We've got a question from Nick Gerdy. He says, "When do you find it okay to reimburse past medical expenses with your HSA after the money doubles or triples? Not until retirement? He's investing in VOO, or do we say that Vu? I don't actually know sometimes. Okay, cool. And then he says he loves the show. So, this is taking advantage of your Triple Tax Advantaged HSA deal. Do you have any insight on that? We do. I do have some insight, but I'm going to hold my insight because we fought about this the other day in the content meeting, talking about reimbursing medical expenses. We were fighting. Oh, we were fighting. We got into this heated, visceral debate around, wrong. I loved that conversation. It was just... It was helpful and interesting. So, Brian, I'm curious, what are your thoughts on when is the right time to reimburse medical expenses from a health savings account?"
Well, it's a hard one to answer. First of all, let me give you some peace of mind, because we answered this a number of years ago. But we actually looked it up on the taxes. Yeah, if you died with a health savings account, you would have the ability to go back and essentially cash in on all your expense receipts and all your fancy spreadsheets, assuming your loved ones knew where they were. Because that was a concern. Because is there too much of a good thing? And I'm so conflicted on this because I know from just doing research on what type of growth you can expect after five to ten years of investing, it's so small compared to the potential after 20 or 25 years. The longer you can keep it in there, that's why I sound like a knucklehead. I know Nick, if you're looking for an easy access point after 200 or 300 percent, I can't give you that. Because I actually know the longer that money works, the more the compounding growth impact works. For my situation, I have a daughter who goes to a school where there are autistic kids and other alternative learners. I get a letter every year saying that this qualifies as a medical expense for your daughter based on the doctor's letter and other stuff. The tuition at this school is through the roof. I have a lot of runway on how much compounding I could get out of my health savings account and get it out tax-free. So, I'm letting that money grow. It's just sitting there, compounding growth, and hopefully, one day, it will be a high six-figure, maybe even seven-figure pull-out opportunity. But it's gonna take a while, and I'm just being patient with it. I just need to make sure Bo knows where all my spreadsheets are in case something happens to me. But Bo, you sounded like you might have a different take on this one. Do you think it's okay if somebody pulls out after 200?
"No, no, I actually love that. I am completely in agreement with that because I am of the opinion that if we don't accumulate enough medical expenses now while we're building the HSA, I think that HSAs will have enough medical expenses later on. We're gonna be able to get to those dollars tax-free, especially if you're doing both things. Daniel, you have to correct me if I'm wrong on this stat, but I think it said the average retiree today will spend $250,000. I was thinking it was $265,000. It's indexed for inflation, $265,000 over the course of their retirement on medical expenses. Maxing out an HSA, $7,750.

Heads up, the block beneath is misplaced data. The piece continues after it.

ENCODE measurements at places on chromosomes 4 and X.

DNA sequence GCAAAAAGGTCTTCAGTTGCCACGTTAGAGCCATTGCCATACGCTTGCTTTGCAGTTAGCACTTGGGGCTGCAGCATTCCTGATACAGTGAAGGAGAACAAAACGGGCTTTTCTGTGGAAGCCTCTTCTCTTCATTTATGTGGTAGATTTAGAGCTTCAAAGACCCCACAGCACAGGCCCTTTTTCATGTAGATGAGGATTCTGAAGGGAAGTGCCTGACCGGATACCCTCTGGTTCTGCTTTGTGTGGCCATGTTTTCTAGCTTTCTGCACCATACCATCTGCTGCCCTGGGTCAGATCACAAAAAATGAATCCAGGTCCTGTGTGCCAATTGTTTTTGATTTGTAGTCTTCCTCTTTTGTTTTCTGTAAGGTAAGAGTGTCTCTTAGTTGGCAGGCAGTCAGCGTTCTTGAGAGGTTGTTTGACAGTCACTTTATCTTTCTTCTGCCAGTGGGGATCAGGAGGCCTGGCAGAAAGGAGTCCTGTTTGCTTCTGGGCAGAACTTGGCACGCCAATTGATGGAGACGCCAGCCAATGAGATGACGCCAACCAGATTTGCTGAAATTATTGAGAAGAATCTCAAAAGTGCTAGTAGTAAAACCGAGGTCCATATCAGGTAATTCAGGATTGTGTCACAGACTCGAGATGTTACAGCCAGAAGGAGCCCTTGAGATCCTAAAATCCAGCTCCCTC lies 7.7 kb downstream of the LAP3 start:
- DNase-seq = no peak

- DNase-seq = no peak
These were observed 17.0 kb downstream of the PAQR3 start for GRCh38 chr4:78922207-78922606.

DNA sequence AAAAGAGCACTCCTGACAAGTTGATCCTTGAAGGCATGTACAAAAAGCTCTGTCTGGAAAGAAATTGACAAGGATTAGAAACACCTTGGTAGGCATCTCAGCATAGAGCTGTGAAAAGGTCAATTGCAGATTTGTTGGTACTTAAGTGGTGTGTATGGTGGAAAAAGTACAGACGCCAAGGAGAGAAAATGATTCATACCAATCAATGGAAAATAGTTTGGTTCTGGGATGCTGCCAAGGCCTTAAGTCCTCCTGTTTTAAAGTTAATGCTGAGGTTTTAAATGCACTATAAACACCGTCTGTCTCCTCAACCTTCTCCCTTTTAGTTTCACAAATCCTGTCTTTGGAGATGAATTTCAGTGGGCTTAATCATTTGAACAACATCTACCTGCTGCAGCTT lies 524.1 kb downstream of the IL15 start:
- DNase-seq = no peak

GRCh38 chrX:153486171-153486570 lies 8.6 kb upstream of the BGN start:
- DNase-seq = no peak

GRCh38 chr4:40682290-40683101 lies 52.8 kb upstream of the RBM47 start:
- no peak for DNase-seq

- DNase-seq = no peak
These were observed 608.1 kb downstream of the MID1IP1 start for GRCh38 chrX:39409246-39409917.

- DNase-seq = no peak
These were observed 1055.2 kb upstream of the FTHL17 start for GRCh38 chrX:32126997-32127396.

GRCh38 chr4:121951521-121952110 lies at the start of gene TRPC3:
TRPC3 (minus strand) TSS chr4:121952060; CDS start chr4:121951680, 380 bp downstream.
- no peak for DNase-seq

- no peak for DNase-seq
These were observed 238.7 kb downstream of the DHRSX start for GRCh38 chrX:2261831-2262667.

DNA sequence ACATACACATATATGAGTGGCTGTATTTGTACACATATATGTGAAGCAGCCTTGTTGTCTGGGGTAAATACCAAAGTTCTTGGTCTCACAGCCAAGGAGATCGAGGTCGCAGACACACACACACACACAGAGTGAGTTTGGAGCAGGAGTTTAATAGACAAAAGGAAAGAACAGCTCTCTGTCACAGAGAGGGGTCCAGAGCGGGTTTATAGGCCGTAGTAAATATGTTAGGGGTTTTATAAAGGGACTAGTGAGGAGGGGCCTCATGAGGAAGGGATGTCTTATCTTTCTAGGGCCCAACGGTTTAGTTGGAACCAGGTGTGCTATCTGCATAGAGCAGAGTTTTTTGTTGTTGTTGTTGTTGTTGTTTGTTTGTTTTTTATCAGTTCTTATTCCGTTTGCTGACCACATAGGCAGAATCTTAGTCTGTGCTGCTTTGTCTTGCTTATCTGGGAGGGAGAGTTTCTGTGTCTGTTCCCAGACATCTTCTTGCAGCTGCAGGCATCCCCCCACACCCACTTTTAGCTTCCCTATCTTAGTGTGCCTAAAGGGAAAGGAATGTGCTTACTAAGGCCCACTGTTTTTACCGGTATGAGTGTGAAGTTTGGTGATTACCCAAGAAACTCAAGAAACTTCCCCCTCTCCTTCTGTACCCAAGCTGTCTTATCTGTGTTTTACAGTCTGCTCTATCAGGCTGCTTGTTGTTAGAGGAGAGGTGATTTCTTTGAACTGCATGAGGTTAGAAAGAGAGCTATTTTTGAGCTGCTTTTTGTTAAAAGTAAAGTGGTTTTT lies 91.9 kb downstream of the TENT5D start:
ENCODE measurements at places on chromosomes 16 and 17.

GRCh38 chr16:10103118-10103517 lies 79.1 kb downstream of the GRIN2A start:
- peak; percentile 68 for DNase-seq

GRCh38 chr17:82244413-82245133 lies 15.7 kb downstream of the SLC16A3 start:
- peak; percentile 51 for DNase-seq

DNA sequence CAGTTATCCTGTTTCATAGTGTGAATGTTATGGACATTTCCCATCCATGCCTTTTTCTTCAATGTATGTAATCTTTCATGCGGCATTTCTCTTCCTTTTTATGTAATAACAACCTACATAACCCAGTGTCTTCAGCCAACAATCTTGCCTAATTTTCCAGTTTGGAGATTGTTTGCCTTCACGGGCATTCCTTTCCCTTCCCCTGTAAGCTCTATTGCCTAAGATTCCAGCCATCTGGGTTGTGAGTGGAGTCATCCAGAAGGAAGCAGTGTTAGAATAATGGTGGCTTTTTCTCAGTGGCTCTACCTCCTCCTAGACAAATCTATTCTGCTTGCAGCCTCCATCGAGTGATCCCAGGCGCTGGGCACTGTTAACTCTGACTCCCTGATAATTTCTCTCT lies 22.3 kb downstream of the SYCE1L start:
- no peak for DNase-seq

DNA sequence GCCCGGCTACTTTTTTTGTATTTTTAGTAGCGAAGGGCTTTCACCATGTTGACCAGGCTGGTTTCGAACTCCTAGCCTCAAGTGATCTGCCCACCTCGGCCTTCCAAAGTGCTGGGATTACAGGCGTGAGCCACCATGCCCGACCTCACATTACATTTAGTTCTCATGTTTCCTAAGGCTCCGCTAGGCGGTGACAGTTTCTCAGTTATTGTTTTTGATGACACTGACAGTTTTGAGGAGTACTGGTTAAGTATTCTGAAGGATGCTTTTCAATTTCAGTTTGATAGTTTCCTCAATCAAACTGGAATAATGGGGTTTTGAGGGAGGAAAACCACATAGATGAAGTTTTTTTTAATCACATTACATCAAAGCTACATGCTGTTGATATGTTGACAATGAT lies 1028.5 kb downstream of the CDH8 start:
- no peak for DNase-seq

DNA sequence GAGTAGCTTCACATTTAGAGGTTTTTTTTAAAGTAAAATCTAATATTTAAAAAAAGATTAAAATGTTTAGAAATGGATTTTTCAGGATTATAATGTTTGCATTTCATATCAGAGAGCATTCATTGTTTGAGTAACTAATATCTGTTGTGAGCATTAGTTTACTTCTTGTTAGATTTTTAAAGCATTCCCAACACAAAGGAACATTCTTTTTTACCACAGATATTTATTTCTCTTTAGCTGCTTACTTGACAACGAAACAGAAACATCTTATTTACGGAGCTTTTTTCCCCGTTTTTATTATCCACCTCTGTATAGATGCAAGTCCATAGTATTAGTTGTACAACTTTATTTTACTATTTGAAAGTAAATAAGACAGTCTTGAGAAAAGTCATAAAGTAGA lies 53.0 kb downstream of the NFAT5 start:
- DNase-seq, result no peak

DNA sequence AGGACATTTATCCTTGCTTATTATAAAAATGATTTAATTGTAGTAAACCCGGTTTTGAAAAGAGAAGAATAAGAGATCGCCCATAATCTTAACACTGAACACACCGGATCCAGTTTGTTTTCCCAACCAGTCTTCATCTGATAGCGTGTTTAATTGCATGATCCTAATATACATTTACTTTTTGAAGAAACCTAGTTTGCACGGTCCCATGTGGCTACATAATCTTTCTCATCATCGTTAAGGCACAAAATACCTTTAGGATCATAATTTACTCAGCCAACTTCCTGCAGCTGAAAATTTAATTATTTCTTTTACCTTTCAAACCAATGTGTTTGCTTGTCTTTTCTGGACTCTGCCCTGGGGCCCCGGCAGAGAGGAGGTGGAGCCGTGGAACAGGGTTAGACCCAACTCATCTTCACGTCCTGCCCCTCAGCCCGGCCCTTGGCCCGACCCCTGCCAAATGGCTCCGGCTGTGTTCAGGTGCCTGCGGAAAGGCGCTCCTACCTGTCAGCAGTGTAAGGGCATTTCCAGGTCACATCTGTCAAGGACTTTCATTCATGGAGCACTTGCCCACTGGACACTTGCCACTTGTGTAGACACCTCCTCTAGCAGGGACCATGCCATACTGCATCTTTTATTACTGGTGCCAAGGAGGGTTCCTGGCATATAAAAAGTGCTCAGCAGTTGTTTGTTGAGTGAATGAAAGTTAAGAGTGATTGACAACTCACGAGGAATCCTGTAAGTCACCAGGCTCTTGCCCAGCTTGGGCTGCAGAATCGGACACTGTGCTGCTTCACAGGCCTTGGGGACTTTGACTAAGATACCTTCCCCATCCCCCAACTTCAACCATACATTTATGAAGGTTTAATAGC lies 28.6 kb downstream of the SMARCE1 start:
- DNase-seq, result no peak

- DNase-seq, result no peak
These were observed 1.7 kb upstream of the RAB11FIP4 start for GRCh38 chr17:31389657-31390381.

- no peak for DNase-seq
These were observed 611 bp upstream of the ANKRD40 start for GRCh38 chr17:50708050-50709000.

It's gonna take a while for that account to reach $250,000. So, I'm of the opinion, get the money in the HSA as early as possible. Let it grow for as long as possible. And I feel extremely confident that for most people, if you're just doing normal things, like going to see the doctor and saving the bills, especially if you have kids and save the bills, you'll be fully able to reimburse yourself all of those dollars tax-free, both past expenses and future. So, I agree with you completely. I think you should let the money grow as long as possible. And if you have access to an HSA, it should be one of the very first accounts you start putting dollars into. Just something to think about, though. Our maximization strategy, which only four percent of the public is actually using, involves investing in the HSA. It's a maximization strategy, and truthfully, you have to have the cash flow and the ability to front those expenses. Now, if you ever get squeezed, because a lot of people are losing their jobs and facing other challenges right now, the HSA is still a viable source you can go to. But I don't want you to squeeze your family in weird ways. You always have the opportunity to pull from that account if needed.
I got a comment last night that kind of hit me the wrong way. Somebody said, "What about your HSAs?" This was in response to a discussion we had on the show about life insurance, where we talked about buying insurance and letting it be insurance, and letting your investments be investments. We were discussing term versus permanent insurance. And this commenter was trying to challenge us by bringing up HSAs. It's related to the maximization strategy and the tax code. But I don't understand their point. If you're using the four percent Financial Mutant strategy, where you're actually investing, it's an investment account, not an insurance account. Your HSA is a reimbursement for your health costs. That argument is weak. It was a YouTube commenter. A poor comment. It's not the same as permanent life insurance and health savings accounts. They're not even in the same category. But these are still maximization strategies. You need to have the cash flow and savings, the cash reserves, to implement them. We're Financial Mutants. We want to help you think about money the same way we do. I love it when people challenge us on these things because it allows me to explain. There's a reason the Financial Order of Operations
is weather-tested. Everyone keeps trying to find faults, but it holds up because it works through all the different decision matrices you might be facing personally.